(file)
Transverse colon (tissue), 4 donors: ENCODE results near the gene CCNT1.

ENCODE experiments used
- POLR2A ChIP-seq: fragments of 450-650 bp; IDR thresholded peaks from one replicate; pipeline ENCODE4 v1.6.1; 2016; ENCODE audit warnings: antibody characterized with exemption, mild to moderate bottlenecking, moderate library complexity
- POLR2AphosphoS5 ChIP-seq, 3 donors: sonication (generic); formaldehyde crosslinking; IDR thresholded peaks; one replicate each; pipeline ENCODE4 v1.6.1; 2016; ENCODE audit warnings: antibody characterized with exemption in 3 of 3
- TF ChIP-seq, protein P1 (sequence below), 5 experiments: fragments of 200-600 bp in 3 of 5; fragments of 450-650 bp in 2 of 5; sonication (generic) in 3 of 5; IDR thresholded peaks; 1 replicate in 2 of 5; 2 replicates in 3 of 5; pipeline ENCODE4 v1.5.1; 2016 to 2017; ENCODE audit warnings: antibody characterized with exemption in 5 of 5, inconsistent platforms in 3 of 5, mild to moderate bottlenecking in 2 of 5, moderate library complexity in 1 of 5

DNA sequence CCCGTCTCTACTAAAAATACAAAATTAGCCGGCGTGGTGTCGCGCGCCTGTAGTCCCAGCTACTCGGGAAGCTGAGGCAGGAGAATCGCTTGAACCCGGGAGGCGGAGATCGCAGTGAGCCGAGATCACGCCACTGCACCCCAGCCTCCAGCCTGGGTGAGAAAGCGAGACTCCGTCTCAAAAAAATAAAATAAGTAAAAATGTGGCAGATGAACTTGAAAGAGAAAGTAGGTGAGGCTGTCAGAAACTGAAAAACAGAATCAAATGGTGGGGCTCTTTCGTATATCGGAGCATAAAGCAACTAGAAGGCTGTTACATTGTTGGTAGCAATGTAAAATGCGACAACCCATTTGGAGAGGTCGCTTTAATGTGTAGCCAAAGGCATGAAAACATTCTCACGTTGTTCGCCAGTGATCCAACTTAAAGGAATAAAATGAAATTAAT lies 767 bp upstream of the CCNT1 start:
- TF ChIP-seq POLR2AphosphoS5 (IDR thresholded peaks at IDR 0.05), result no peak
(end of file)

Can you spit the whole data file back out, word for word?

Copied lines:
Transverse colon (tissue), 4 donors: ENCODE results near the gene CCNT1.

ENCODE experiments used
- POLR2A ChIP-seq: fragments of 450-650 bp; IDR thresholded peaks from one replicate; pipeline ENCODE4 v1.6.1; 2016; ENCODE audit warnings: antibody characterized with exemption, mild to moderate bottlenecking, moderate library complexity
- POLR2AphosphoS5 ChIP-seq, 3 donors: sonication (generic); formaldehyde crosslinking; IDR thresholded peaks; one replicate each; pipeline ENCODE4 v1.6.1; 2016; ENCODE audit warnings: antibody characterized with exemption in 3 of 3
- TF ChIP-seq, protein P1 (sequence below), 5 experiments: fragments of 200-600 bp in 3 of 5; fragments of 450-650 bp in 2 of 5; sonication (generic) in 3 of 5; IDR thresholded peaks; 1 replicate in 2 of 5; 2 replicates in 3 of 5; pipeline ENCODE4 v1.5.1; 2016 to 2017; ENCODE audit warnings: antibody characterized with exemption in 5 of 5, inconsistent platforms in 3 of 5, mild to moderate bottlenecking in 2 of 5, moderate library complexity in 1 of 5

DNA sequence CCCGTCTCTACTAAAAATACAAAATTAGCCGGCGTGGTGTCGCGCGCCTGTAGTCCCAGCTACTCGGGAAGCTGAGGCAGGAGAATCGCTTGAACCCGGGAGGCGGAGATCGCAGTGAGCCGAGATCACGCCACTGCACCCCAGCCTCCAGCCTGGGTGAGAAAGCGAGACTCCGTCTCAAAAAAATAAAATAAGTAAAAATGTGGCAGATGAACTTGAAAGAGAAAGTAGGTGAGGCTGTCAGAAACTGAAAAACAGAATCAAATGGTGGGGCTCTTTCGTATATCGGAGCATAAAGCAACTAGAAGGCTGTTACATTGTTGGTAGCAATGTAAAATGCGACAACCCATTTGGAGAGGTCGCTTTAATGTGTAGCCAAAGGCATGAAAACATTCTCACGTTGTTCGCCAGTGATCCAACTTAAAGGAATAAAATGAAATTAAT lies 767 bp upstream of the CCNT1 start:
- TF ChIP-seq POLR2AphosphoS5 (IDR thresholded peaks at IDR 0.05), result no peak